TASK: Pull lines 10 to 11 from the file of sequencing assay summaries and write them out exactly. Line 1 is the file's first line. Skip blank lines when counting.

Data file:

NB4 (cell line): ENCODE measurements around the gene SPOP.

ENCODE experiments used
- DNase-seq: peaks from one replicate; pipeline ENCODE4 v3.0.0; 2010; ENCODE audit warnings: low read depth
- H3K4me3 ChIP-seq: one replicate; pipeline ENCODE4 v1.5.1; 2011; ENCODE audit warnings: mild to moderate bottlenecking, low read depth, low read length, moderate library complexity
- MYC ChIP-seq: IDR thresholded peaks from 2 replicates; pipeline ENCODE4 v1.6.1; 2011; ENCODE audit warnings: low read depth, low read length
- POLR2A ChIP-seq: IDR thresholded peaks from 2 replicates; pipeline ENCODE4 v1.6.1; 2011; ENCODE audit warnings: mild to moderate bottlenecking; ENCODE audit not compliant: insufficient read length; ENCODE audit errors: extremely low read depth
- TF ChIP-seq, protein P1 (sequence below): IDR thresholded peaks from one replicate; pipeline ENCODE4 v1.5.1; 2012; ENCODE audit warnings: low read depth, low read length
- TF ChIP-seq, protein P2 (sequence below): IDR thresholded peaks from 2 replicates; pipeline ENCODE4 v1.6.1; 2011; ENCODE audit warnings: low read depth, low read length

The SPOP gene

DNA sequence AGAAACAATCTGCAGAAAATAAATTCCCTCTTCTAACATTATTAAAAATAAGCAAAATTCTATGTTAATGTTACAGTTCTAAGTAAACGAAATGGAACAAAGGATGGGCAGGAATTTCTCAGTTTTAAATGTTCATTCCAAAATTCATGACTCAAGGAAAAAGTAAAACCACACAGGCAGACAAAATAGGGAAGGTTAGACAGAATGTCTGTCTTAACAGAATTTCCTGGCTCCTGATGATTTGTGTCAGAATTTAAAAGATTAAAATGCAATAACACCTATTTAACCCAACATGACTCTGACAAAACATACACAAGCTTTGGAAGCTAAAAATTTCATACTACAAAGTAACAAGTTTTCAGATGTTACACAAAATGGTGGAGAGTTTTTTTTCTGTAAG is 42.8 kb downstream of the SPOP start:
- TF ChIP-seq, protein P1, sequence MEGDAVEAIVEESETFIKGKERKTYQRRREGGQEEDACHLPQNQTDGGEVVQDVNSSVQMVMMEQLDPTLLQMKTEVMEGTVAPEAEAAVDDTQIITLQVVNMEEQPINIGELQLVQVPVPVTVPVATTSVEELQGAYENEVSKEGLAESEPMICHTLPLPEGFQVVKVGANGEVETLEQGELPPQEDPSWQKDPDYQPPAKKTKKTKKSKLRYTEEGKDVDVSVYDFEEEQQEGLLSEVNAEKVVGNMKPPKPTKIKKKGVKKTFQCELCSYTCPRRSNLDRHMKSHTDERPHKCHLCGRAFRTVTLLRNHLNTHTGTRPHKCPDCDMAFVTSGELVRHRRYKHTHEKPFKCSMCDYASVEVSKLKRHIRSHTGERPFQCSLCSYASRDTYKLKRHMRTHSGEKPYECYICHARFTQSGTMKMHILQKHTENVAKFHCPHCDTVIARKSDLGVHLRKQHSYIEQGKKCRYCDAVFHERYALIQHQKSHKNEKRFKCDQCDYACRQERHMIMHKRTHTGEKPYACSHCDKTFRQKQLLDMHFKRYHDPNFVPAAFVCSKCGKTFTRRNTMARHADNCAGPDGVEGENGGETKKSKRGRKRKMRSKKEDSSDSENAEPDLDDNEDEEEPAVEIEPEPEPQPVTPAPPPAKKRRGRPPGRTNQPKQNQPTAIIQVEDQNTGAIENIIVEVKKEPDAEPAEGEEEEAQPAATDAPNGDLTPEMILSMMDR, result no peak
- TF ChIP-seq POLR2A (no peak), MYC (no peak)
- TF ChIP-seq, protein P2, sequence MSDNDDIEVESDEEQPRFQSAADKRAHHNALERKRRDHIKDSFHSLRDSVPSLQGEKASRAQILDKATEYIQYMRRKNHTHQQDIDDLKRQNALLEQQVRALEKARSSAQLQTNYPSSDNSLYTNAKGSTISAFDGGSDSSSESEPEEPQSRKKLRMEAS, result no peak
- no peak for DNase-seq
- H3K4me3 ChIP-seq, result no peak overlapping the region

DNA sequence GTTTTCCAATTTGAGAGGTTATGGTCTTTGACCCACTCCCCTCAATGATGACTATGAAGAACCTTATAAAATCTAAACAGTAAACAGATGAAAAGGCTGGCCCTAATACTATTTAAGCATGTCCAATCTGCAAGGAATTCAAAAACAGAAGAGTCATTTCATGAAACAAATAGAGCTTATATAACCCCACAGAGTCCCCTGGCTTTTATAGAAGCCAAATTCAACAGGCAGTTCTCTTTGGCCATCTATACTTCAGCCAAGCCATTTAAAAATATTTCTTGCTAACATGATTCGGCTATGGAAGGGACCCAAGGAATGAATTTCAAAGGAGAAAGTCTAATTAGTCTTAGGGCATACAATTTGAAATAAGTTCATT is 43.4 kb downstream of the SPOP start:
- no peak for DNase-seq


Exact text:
DNA sequence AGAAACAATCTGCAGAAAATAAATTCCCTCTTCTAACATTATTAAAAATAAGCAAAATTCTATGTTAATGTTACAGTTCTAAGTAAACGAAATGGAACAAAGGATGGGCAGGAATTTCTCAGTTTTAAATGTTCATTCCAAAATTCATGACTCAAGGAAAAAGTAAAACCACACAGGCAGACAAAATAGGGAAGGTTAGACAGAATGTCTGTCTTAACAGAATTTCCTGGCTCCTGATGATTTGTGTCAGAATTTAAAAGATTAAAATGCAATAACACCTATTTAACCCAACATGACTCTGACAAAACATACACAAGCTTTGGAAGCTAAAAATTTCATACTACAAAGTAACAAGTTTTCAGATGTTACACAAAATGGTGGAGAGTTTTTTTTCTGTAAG is 42.8 kb downstream of the SPOP start:
- TF ChIP-seq, protein P1, sequence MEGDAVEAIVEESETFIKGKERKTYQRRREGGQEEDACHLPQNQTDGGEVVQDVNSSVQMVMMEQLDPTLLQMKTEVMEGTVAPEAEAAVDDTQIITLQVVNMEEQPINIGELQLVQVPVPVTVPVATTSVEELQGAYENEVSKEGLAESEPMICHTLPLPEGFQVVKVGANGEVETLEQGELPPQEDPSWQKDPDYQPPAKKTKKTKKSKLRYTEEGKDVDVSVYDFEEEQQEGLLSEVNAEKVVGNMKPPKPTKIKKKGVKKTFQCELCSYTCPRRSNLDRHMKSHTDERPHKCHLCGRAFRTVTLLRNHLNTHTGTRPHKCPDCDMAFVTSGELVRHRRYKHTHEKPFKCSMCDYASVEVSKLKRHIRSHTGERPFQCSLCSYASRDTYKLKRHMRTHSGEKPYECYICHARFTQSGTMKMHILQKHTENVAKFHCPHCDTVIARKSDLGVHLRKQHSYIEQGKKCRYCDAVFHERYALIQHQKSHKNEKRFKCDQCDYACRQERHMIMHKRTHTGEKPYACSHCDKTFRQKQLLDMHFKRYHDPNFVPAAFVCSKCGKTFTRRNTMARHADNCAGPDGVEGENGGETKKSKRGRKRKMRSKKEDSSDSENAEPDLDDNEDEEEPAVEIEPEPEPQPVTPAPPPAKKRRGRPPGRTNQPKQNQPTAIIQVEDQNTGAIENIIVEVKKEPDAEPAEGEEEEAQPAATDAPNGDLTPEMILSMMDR, result no peak